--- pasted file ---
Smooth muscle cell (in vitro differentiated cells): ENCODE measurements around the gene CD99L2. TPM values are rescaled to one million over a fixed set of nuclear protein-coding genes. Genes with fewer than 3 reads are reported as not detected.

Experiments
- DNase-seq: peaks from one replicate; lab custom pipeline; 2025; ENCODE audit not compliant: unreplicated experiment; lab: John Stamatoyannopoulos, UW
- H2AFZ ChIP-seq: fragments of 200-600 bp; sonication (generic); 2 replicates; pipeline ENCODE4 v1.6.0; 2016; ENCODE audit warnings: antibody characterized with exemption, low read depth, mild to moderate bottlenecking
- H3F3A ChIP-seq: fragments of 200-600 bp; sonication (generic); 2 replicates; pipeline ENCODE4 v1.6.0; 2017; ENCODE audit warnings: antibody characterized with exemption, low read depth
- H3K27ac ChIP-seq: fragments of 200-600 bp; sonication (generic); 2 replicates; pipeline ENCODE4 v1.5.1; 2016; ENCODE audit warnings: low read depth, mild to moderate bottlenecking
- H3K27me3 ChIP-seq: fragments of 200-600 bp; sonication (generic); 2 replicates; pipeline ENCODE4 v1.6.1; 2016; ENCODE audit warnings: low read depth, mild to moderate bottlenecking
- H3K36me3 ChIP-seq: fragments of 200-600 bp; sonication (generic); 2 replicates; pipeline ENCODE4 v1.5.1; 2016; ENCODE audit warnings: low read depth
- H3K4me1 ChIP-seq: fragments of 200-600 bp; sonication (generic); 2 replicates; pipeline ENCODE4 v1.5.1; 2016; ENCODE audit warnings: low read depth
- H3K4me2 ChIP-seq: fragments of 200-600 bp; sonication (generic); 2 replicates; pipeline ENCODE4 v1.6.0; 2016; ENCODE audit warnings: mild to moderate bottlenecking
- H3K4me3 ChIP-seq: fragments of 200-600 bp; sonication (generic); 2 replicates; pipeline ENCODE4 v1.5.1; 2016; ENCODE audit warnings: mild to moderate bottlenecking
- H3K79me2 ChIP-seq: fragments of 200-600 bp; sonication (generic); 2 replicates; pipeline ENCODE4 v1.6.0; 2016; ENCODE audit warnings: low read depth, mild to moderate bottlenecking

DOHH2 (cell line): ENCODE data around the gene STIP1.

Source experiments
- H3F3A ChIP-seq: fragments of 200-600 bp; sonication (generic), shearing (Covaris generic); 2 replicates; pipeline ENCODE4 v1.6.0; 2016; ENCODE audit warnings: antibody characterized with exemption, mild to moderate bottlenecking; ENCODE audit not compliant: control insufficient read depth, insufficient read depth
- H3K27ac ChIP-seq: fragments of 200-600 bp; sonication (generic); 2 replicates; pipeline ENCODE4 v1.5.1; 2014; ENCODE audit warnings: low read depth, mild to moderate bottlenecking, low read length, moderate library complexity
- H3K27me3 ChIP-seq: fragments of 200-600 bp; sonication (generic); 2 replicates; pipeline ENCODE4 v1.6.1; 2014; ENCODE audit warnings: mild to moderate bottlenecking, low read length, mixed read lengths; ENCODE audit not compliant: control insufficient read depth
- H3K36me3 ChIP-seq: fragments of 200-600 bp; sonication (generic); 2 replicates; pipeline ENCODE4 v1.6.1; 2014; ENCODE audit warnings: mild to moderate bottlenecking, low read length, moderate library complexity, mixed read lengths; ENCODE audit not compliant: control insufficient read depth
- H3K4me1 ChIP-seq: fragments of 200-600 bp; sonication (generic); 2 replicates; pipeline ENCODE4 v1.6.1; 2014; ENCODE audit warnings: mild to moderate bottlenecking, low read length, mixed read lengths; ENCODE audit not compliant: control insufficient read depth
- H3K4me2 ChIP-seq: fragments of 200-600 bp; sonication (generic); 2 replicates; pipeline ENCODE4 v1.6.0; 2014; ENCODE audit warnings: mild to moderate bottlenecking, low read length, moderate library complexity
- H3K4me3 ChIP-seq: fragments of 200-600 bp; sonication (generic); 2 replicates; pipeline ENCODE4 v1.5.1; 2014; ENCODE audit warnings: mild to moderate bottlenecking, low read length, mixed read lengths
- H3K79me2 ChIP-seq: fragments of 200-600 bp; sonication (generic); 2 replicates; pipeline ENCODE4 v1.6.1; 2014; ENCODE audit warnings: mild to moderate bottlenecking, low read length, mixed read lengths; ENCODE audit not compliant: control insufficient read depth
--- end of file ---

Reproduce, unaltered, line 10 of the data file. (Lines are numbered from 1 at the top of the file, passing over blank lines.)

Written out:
- H3K4me2 ChIP-seq: fragments of 200-600 bp; sonication (generic); 2 replicates; pipeline ENCODE4 v1.6.0; 2016; ENCODE audit warnings: mild to moderate bottlenecking